I’m not saying you have to study the whole body of work. I’m simply calling for people interested in ideas to either try to be literate in Marx or to refrain from feigning familiarity with Marxism.
Say you haven’t studied (because it’s sometimes difficult, even sarcastic, 19th century writing) the inquiry-driven work of Marx, which is almost all of his work. If you are intellectually honest, you will not make statements as if you had some clue about what Marx talked about or how or why he talked about it. Know your limitations–does materialism (in the philosophical sense) come easily to you? (It does not to most people raised in an Anglo-American tradition, and if you don’t believe me, talk idealism/materialism to some Americans v. some Swedes.) To test this, read one chapter, “The Structure of the Artifact,” in Elaine Scarry’s”The Body in Pain.” It’s modern and beautifully and tenderly and boldly written. If that Scarry chapter is difficult for you, then you are illiterate to anything Marx wrote that has philosophical content, which is a lot and it’s a central engine to his program of inquiry. You might be able to turn to “Capital” if you have an interest in economics or political economy. But “Capital” is a big study. It would take time as well.
Unless you’re an intellectual quack, you either admit the limitations of your understanding, or you don’t go there. What’s the draw? Buying legitimacy with moral exclusion? No pro-capitalist conservative is going to throw a liberal the keys to the city just because the liberal tried to help build a cheap-shot, straw-man consensus around the impossibility/illegitimacy of thinking beyond capitalism. Conservatives have got plenty of company men already on the payroll for that, and like I said, in the Anglo tradition, conservatives are very sophisticated about hegemonic power.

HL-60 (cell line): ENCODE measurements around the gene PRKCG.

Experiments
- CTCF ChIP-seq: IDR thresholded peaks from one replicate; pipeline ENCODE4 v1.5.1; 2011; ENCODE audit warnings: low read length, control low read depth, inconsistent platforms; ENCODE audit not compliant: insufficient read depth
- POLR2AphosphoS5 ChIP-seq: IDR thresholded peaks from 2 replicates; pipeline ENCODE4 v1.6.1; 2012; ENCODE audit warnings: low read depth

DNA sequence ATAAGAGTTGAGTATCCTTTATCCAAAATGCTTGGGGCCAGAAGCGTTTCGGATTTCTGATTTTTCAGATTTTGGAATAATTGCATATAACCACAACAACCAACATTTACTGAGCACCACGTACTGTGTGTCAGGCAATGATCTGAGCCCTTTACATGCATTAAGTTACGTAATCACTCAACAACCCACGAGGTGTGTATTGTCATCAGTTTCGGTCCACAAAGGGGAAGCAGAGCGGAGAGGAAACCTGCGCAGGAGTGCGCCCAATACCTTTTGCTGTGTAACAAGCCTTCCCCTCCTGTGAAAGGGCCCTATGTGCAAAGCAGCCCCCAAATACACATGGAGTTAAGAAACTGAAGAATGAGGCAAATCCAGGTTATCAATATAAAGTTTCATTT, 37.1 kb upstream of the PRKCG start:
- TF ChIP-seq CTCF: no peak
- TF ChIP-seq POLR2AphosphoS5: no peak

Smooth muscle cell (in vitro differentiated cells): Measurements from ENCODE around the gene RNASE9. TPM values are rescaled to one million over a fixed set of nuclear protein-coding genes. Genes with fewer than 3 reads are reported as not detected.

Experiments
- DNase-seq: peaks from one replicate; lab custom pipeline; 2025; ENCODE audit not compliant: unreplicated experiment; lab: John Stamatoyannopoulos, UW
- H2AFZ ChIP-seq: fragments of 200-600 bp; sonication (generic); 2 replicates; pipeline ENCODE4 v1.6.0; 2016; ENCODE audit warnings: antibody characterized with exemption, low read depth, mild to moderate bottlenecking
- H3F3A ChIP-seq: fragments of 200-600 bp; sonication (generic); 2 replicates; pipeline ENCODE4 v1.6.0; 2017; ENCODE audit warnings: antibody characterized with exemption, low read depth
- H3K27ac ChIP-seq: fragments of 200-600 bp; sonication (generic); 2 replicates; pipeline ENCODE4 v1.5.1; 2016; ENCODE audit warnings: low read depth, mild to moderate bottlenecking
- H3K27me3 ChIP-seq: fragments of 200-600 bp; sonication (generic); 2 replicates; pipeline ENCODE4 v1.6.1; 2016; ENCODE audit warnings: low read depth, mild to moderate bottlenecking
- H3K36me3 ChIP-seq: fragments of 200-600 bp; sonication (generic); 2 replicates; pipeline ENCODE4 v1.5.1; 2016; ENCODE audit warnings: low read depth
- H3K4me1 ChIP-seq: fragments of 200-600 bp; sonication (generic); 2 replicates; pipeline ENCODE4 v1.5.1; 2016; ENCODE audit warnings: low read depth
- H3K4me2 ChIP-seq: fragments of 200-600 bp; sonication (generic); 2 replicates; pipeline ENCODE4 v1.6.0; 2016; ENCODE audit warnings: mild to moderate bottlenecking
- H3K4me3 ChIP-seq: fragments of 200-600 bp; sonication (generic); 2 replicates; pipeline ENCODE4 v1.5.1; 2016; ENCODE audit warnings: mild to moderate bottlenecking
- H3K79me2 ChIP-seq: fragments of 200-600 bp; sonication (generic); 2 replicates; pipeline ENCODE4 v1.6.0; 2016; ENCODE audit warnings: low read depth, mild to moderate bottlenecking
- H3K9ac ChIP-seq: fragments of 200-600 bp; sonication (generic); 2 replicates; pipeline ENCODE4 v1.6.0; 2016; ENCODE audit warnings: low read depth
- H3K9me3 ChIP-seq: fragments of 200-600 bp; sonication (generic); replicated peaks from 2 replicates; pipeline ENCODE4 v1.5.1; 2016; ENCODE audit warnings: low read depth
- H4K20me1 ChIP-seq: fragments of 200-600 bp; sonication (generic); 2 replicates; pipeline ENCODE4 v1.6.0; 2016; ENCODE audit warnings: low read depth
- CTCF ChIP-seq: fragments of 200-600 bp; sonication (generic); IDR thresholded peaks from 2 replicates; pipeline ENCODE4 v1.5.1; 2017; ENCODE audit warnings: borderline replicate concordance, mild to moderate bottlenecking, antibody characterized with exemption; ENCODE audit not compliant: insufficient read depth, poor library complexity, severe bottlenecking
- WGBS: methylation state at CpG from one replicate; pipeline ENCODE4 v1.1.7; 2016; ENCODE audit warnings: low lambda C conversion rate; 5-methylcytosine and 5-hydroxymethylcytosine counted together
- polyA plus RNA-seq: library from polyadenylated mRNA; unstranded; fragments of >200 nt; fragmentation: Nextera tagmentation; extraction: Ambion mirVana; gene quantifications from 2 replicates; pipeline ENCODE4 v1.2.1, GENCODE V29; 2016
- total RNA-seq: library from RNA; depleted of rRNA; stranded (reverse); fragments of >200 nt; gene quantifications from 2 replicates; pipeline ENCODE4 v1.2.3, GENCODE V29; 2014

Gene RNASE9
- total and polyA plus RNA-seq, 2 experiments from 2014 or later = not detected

Even if liberals are mad at Marxists because they don’t do the same analysis liberals do (what’s wrong with niche marketing under capitalism?), and Marxists don’t really appreciate liberals’ work much or promote their careers (OK that is admittedly a problem under capitalism–one that people could be forthright about), that doesn’t mean liberals have to be intellectually dishonest and pretend they know Marxism because they have read “The Communist Manifesto” or know someone who has.
It’s a small thing to ask–intellectual honesty. It’s not even asking liberals to recognize that piecemeal reform for some groups won’t reduce the fundamental systemic requirement for oppression and exploitation, or that if they really wanted to quantitatively reduce oppression, their efforts might be needed to help challengers in the big, pervasive, modern-historical war of positioning.
Of course in this argument I’m being deliberately naive about liberals’ opposition to oppression. (Discrimination bad, exploitation good.)